The filmmakers treat their audience with the intelligence to connect the dots through to today’s relatively muted response, beyond the trans community, to the continuing epidemic of violence against it, particularly trans women of colour. When the queer community and our allies rallied against the implementation of Florida’s “Don’t Say Gay” legislation, the fact that it also effects trans, nonbinary, and gender nonconforming folks and their families was often excluded from the narrative. There’s a disparity between the queer community’s response to the relentless wave of Republican anti-trans legislation at state level and, for instance, Justice Thomas’ indication of a threat to marriage equality, which led to federal protections being enshrined in law late last year. On the final day of this year’s Sundance, the host state of Utah banned gender-affirming health care for trans youth, as Drucker highlighted was likely to happen during the film’s Q&A. Trans rights are often framed in the media as being up for debate in a way that those of other members of the LGBTQ+ community are not.

The Stroll offers hope that the activism powered by the trans community is strengthening and growing in the face of this continued violence and these legislative attacks. This was on full display in the midst of a summer of Black Lives Matter protests following the murder of George Floyd, when over 15,000 people assembled for the Brooklyn Liberation rally and march for Black trans lives. We see footage of an emotional Ceyenne, who founded G.L.I.T.S. (Gays & Lesbians Living in a Transgender Society), speaking on that day about the money that had been donated which would help her to provide housing for trans sex workers and other LGBTQ+ and BIPOC community members.

This is also a captivating story about New York. Throughout the film there’s a movement between images of the Meatpacking District in years gone by—vividly conjuring its “film noir atmosphere”, as one longtime resident, Ivy, puts it—to how it is today. Before Soho House, Diane von Furstenburg, and Sex and the City’s Samantha moved in, and tourists flooded to the High Line, it was a playground for gay men with its sex clubs, and public cruising spots by the trucks and piers. Lovell and Drucker explore some of the causes that led to the drastic change in the character of the neighborhood, and as with the rest of the film, they do so succinctly and with clarity, but without oversimplification. Giuliani’s law and order agenda, the impact of 9/11, and Bloomberg’s focus on property development all played their part. One fascinating section of the film highlights the campaign of a committed group of local residents. Not only did they take to the streets with banners and placards to protest against the women’s presence on “the stroll”, but apparently even went as far as discovering the ownership of their clients’ cars through their license plates and called the men to discourage them from returning.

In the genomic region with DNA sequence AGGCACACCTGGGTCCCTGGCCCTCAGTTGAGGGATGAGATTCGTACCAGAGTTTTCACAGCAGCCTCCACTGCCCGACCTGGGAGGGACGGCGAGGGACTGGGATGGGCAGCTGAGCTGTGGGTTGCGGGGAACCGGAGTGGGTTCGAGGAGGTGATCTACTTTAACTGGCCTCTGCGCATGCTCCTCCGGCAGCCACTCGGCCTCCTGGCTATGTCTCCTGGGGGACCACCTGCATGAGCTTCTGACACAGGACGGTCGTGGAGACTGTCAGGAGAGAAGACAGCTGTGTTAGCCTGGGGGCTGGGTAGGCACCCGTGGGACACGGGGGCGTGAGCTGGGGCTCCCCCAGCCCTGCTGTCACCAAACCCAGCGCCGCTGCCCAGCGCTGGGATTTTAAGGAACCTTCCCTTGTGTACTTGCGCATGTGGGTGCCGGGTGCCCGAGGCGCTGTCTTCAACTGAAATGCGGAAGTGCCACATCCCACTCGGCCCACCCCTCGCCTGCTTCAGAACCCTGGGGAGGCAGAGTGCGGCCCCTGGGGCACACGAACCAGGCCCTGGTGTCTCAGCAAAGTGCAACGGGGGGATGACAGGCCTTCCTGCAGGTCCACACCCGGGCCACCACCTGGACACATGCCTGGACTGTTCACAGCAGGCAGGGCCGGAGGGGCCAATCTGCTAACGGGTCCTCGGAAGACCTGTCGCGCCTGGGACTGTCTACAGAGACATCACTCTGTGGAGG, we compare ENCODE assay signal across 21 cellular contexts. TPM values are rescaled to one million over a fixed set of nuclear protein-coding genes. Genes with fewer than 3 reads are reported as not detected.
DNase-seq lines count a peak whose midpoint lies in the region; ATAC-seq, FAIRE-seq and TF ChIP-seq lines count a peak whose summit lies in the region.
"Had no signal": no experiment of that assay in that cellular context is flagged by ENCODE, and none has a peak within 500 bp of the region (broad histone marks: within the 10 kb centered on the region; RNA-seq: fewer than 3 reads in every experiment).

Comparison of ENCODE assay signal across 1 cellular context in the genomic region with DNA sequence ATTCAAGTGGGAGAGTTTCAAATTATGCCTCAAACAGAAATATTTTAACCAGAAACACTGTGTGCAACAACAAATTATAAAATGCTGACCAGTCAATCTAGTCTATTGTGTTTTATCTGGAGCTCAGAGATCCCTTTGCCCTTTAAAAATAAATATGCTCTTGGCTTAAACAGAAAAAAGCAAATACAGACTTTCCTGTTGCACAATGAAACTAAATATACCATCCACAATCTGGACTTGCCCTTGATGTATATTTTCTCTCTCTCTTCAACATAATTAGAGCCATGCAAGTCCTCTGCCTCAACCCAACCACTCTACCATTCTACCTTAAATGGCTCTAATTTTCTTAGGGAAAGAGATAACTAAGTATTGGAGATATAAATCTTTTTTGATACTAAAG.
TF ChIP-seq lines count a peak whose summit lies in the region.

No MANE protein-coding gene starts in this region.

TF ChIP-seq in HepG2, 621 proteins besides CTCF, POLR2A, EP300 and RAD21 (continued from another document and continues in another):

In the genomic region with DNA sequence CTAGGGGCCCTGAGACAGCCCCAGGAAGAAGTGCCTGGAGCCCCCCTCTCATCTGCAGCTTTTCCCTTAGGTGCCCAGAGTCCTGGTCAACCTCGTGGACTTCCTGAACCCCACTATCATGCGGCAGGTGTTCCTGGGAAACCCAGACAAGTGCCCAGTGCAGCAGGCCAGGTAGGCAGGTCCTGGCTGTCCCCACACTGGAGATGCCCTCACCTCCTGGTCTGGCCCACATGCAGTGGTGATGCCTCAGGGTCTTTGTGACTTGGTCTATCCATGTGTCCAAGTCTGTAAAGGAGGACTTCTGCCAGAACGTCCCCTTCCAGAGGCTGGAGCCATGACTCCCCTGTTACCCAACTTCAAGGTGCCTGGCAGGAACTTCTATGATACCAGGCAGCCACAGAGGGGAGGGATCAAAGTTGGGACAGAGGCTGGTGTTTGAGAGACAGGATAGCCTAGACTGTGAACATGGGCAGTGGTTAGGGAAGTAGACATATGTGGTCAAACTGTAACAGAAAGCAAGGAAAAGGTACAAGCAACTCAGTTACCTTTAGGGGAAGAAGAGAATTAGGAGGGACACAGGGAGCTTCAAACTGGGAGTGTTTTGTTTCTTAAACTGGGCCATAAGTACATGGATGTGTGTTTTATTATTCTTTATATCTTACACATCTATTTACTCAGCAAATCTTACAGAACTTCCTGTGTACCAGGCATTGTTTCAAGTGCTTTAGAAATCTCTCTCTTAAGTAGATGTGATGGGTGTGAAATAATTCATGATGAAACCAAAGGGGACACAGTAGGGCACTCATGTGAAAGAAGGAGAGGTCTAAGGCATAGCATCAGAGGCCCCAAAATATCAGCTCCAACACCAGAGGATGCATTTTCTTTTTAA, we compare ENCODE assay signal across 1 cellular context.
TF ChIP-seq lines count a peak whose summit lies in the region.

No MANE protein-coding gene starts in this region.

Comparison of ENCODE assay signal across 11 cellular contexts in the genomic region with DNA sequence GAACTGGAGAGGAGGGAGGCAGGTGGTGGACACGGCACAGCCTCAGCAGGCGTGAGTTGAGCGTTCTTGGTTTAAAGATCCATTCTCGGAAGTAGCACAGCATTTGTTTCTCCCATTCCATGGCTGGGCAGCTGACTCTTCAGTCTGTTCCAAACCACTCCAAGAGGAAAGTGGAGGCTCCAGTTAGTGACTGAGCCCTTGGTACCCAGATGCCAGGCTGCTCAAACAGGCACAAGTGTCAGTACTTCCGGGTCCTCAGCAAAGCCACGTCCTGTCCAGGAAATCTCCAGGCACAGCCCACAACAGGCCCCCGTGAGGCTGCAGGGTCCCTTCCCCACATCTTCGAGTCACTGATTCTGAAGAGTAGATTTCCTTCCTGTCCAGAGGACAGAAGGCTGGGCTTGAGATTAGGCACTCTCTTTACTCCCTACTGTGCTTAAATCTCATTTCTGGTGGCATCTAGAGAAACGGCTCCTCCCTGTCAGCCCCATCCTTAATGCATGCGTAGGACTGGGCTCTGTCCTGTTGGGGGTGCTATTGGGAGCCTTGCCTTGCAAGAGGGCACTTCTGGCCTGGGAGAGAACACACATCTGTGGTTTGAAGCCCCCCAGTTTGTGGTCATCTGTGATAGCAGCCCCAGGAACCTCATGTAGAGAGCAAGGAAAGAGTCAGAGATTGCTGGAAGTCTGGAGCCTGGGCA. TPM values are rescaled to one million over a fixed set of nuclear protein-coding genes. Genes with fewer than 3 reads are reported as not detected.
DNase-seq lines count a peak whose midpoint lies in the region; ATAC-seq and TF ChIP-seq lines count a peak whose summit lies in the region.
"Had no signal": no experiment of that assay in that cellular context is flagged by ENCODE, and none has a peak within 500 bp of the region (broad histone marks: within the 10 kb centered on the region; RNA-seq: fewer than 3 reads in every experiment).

When an area changes almost beyond recognition, becomes devoid of its former spirit, as has happened with “the stroll” and its surrounding streets, there’s an accompanying erasure of the memories of those who lived, worked, and survived there, and of their history. It’s a point that’s eloquently expressed by Jeremiah Moss, author of Vanishing New York: How a Great City Lost Its Soul, another trans contributor who helps shape the film’s narrative.

As with Drucker’s excellent HBO series The Lady and The Dale, there is some wonderful use of animation—by AWESOME + modest—which doesn’t just illustrate what’s being said, or fill in for an absence of archive material, but beautifully expresses some of deepest thoughts of the women. Particularly memorable are the moments when several women describe a sense of tapping into their super powers to get through threatening situations. There’s also a fantastic, dynamic sequence that combines archive photography with an animated map of Lower Manhattan that quickly immerses us in the time and place.

In one poignant moment, Lovell recalls sleeping in a movie theatre when she was homeless and thinking to herself that that would be “as close to Hollywood” as she would ever get. So it’s particularly satisfying to see her at Sundance alongside Drucker with an award-winning film that will be widely available via HBO/Max from June 21st. With D. Smith’s Kokomo City playing the NEXT section at Sundance, it’s exciting that there are two documentaries at the festival that centre Black trans sex workers, both made by trans women filmmakers. Each have a different focus and take strikingly distinctive approaches narratively and stylistically, but they are nevertheless in dialogue with one another and both are unquestionably must-see films.

As for The Stroll, it goes beyond destigmatization, restoring sex work as part of the history of how trans women have survived, reclaiming the reality of their experiences from the crime show stereotypes. There’s scope here for a miniseries, but with some impressive editing by Mel Mel Sukekawa-Mooring and—as the Sundance Award rightly acknowledges—a “clarity of vision”, Drucker and Lovell manage to tell both a deeply personal and expansive story that encapsulates so much in under 90 minutes without it feeling rushed. The result is a rich and remarkable film that goes beyond being a deeply moving documentary. As Egyptt, who worked “the stroll” from 1983 until 2001, rightly asserts, this is “an aspect of history that needs to be told”. The Stroll is a vibrant, vital, and urgent historical document.

By James Kleinmann

Debuts on HBO/Max June 21st, 2023.

The Stroll received its world premiere at the 2023 Sundance Film Festival in the US Documentary Competition, winning the US Documentary Special Jury Award: Clarity of Vision. Screens in person and on demand via the festival’s online platform on Sunday, January 29th. Visit the official Sundance website for more details and to purchase tickets.

The Stroll was the opening night selection of the 37th BFI Flare: London LGBTQIA+ Film Festival and screens again on Thursday, March 16th 2023 at 3:30pm at BFI Southbank’s NFT3. Head to the BFI Flare website for tickets.

The Stroll | Official Trailer | HBO